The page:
I never heard about it! I tell you, I left the thing, walked off, I think we went to India for six months...I didn't want nothing to do with it. A friend of mine told me that this guy in India was a god, so I thought, let's go and check him out. And I didn't think he was God. So we left and came back to Europe. Then I was together with my husband, and we left it alone. Then I became a Christian, right, and something happened in my heart that God had to heal. God really touched me. I mean, at first, I thought, "Who cares?" I didn't even think about this stuff. But now I don't feel like that. I feel like these people in that place, where I was, with the same controversy, with the same problems, and I really feel I have found the answer. I really feel Jesus is the answer. You know, that's why we're unsatisfied, because we're not meant to be satisfied like that. It's like a hole in our hearts. So that's why I started being interested in these things, because I wanted to reach out to those people and say my experience. And if someone wants it, you know, great.

Well, I know after you played in the Raincoats, that the first album was the last recording you were on. Did you continue with music after that? When did you put that whole period of your life aside?

After the first Raincoats album, I remember we went on a tour. Before the tour I wanted to quit, but we had made arrangements already so I didn't want to let them down. So I said I'd do the tour and then I'm done. So I gave my drum kit to Richard Dudanski and said, "Here, you can have it." And then [recently] I was hearing a preaching of a sermon, and God told me to start playing the drums. And I didn't want to. I didn't think I could do it. I didn't feel like doing it. And God told me I needed to do it. Since I learned to hear him, I said, "OK, I'll do it and see if it works." So I tried with some people and it didn't work out. And then the second time around, he said, "I want you to do it." It's very funny if you've never heard God's voice, but you have a certainty about it. So I said, "OK, I'm gonna do it and I'm not gonna moan about it." And since we'd been like a few months together, what kind of music wasn't an issue. The fact that we were just doing it and were gonna write about Jesus was. And now I just rewrote "FM." Some of the words are the same, we changed it a little bit, and we're doing it tonight.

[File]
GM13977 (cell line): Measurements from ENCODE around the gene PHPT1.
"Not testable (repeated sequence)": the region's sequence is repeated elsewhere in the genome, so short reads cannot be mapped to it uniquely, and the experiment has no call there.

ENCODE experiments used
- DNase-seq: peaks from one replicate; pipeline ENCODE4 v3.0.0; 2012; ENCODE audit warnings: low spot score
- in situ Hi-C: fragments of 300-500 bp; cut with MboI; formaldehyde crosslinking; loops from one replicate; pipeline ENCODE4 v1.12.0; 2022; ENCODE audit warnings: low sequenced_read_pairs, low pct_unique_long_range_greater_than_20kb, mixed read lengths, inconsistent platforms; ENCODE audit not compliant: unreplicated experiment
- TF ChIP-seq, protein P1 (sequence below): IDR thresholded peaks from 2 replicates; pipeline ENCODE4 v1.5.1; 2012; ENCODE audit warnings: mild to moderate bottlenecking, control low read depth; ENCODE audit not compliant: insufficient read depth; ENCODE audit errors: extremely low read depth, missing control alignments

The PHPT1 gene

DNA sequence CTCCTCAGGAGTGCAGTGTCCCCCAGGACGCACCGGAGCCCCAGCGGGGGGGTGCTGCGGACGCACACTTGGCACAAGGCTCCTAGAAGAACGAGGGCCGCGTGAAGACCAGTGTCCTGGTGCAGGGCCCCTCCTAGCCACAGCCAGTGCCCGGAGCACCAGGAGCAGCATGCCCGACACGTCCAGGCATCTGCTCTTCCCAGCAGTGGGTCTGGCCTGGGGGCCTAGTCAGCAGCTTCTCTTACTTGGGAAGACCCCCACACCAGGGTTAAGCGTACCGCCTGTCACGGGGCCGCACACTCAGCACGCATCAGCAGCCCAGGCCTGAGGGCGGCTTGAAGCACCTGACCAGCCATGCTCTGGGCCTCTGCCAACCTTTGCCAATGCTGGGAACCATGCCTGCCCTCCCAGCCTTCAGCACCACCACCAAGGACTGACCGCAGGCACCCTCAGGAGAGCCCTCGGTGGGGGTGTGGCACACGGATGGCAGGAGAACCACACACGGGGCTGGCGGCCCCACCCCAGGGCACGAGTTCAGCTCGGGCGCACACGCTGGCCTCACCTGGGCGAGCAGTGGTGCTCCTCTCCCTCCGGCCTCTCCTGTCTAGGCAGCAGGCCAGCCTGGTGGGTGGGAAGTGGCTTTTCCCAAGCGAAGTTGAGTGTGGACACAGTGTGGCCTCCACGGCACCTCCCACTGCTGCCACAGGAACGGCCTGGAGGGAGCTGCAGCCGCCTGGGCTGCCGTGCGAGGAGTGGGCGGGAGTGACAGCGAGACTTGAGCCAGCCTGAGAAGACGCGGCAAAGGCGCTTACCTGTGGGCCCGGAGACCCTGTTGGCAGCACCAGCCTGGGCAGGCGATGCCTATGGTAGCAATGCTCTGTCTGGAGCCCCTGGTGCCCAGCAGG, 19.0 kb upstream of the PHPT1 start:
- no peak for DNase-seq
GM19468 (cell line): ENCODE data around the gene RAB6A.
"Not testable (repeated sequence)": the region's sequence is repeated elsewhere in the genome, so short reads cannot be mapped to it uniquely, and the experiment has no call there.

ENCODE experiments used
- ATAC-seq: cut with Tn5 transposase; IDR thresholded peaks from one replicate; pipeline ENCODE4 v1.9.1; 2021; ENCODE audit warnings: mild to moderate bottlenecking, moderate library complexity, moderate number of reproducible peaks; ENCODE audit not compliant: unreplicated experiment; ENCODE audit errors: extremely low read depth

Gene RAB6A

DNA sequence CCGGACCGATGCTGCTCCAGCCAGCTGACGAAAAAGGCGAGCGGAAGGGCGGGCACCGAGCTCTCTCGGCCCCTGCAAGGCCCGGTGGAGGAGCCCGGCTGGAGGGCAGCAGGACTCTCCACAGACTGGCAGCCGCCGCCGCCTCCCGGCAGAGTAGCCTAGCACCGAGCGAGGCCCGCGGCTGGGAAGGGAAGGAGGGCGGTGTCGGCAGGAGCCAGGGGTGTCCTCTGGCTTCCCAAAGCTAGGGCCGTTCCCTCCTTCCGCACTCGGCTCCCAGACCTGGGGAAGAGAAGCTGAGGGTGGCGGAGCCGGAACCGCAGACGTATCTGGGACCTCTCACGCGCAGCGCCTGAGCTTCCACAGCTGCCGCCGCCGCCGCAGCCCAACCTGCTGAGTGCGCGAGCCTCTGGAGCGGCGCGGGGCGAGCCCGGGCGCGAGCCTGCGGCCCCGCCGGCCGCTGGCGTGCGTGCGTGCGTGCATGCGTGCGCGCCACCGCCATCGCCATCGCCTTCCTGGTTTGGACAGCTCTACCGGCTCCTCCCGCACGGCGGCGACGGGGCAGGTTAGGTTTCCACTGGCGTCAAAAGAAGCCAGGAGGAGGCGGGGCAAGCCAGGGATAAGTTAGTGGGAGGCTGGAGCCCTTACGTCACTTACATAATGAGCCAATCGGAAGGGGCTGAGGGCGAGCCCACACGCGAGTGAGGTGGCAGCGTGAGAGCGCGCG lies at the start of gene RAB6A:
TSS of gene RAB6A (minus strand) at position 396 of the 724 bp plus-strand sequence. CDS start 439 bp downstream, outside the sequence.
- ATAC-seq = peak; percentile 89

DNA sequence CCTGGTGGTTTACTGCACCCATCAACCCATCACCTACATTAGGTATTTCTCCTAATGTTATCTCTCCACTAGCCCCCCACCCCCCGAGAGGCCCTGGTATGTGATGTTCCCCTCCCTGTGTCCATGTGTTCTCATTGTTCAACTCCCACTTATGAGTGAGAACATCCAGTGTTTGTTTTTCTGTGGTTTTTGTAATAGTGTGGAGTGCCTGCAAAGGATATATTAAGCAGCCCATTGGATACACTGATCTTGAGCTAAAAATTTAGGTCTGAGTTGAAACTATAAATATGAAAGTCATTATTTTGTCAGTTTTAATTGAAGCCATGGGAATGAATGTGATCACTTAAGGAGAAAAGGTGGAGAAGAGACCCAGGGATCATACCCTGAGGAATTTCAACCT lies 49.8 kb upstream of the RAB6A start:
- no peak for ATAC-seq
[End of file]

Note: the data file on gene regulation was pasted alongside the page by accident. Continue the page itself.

Tell me some of the other things you've been doing over the past 15 years...maybe that's too broad of a timeline...

OK. I'm married and I have three kids. Sandy, Macarena and Hannah. Sandy's 14 and Hannah is 6. (ed note: Macarena is 12) So that's kind of taken some time. First of all, we had gone to India. We were just looking for an answer and we found this other group. We got involved in them for a time, which mixes Hindu ideas with Christian ideas. It was all phony. The High Priest tried to kiss me when I went to ask him about some spiritual issues.

Sounds like the Beatles and the Maharishi or something.